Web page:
BioShock Infinite is a masterclass in narrative and game design but most importantly, it’s incredible fun to play. Irrational Games’ follow-up to its 2007 gong-grabbing behemoth casts you as former Pinkerton agent Booker DeWitt, a man sent to the floating city of Columbia in 1912 to rescue Elizabeth, the offspring of Columbia’s self-styled prophet and iron-fisted ruler, Zachary Comstock.
But Elizabeth isn’t just another baseless damsel in distress designed simply to push the game’s big beats forward to its (admittedly astonishing) conclusion. No, BioShock Infinite is Elizabeth’s game and you just happen to be along for this bombastic ride. Sure, at its core BioShock is still very much a shooter in terms of game design, but Elizabeth anchors you so brilliantly to this wondrously fleshed-out world that you’ll want to take the time, not to shoot, but to discover and absorb every element of Columbia.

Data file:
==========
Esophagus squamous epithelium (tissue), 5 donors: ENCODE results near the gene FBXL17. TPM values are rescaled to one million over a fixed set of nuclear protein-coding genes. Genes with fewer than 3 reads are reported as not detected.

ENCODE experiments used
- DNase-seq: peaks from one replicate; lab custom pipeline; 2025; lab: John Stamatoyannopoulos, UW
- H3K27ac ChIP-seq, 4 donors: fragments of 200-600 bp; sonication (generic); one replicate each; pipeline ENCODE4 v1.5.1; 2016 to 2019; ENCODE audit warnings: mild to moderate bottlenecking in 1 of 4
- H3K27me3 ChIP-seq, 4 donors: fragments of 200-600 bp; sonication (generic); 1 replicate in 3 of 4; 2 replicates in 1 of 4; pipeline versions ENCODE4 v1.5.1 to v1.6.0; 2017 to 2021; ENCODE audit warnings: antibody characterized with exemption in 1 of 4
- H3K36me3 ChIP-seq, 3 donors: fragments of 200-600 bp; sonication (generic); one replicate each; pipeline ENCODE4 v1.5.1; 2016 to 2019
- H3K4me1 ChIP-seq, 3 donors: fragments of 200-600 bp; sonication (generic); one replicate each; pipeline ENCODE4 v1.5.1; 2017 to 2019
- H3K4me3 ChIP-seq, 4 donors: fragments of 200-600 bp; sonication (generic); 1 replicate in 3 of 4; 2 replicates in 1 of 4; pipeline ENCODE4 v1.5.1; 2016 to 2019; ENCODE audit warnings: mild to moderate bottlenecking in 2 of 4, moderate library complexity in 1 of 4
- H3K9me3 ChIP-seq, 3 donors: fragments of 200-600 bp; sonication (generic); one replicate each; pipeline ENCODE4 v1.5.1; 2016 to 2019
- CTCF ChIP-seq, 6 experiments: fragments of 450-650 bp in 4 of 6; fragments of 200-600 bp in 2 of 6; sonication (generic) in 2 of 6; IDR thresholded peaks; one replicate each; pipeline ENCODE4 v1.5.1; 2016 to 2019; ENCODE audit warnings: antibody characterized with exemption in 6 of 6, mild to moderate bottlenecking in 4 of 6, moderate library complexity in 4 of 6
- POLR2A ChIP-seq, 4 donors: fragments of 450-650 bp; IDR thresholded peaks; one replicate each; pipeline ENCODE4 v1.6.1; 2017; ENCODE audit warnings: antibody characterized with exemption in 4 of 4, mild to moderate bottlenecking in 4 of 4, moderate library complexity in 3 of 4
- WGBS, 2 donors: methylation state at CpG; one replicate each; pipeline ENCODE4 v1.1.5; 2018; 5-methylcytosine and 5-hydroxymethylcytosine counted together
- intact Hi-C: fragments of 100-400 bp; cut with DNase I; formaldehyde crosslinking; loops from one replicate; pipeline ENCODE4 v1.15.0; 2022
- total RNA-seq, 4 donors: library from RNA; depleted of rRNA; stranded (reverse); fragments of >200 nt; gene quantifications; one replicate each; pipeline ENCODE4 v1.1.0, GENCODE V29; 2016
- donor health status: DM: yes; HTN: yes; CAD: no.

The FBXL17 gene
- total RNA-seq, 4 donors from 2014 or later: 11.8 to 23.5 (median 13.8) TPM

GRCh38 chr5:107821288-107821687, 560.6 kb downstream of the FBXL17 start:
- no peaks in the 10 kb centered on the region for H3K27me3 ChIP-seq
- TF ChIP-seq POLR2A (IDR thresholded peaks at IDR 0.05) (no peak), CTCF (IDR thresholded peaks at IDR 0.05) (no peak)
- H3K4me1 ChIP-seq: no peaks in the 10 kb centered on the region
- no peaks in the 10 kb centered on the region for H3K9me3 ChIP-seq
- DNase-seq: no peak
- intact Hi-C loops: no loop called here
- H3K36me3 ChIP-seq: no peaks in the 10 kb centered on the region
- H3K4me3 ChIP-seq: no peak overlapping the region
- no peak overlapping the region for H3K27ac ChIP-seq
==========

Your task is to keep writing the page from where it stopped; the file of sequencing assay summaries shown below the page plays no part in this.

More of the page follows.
She’s also pretty useful in combat too, sometimes supplying health packs and ammo, and never once getting in the way while you mow down Comstock’s army of henchmen using an array of weaponry and Vigors, which have replaced the original games’ Plasmid abilities. Elizabeth can also open ‘Tears’ in the game world, which serve as gateways to another dimension that allow you to ferry in items such as turrets and cover. It’s a slick idea, hampered only by the fact that it requires you to pull your finger from the trigger for a brief moment, bringing about an unwarranted distraction in the heat of the moment. And while there are fleeting moments of sagging in a series of firefights plagued with age old dilemma of scores of identical enemies, BioShock Infinite simply begs to be both replayed and dissected in detail as soon as the credits roll.